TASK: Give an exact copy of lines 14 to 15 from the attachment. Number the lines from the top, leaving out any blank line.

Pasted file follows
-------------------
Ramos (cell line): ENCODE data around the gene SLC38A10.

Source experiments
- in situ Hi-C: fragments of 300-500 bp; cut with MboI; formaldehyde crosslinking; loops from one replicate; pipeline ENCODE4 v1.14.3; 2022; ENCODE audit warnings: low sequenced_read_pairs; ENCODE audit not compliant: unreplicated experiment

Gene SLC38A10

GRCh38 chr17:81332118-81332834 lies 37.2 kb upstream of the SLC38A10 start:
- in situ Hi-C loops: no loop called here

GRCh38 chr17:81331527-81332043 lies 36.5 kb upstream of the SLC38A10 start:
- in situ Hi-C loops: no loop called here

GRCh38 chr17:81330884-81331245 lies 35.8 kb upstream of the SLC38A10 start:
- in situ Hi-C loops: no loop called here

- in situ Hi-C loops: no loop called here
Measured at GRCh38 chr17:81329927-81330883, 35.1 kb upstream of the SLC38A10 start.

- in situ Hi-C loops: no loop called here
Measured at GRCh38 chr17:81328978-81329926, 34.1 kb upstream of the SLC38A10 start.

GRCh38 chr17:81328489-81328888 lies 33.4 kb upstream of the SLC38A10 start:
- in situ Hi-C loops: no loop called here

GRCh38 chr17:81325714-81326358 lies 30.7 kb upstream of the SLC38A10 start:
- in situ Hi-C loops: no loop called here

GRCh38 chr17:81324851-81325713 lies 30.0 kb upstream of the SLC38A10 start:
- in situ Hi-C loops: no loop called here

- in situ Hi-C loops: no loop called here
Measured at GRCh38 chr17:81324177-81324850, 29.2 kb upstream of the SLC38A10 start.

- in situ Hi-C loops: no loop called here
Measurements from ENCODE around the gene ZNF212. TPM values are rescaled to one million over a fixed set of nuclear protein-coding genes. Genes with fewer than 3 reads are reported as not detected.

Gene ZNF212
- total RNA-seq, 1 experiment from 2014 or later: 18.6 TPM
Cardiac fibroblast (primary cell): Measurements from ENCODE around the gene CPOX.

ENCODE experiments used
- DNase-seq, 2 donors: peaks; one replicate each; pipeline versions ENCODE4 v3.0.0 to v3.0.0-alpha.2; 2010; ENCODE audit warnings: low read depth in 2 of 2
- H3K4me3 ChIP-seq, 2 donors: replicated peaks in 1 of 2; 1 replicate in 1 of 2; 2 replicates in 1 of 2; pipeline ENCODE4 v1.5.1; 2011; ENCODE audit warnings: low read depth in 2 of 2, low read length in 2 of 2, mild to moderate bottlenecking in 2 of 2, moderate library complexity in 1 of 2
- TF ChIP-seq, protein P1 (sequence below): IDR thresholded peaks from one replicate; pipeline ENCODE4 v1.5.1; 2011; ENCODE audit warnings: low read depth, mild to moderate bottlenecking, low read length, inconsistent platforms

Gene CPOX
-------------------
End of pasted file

Measured at GRCh38 chr17:81328978-81329926, 34.1 kb upstream of the SLC38A10 start.

GRCh38 chr17:81328489-81328888 lies 33.4 kb upstream of the SLC38A10 start: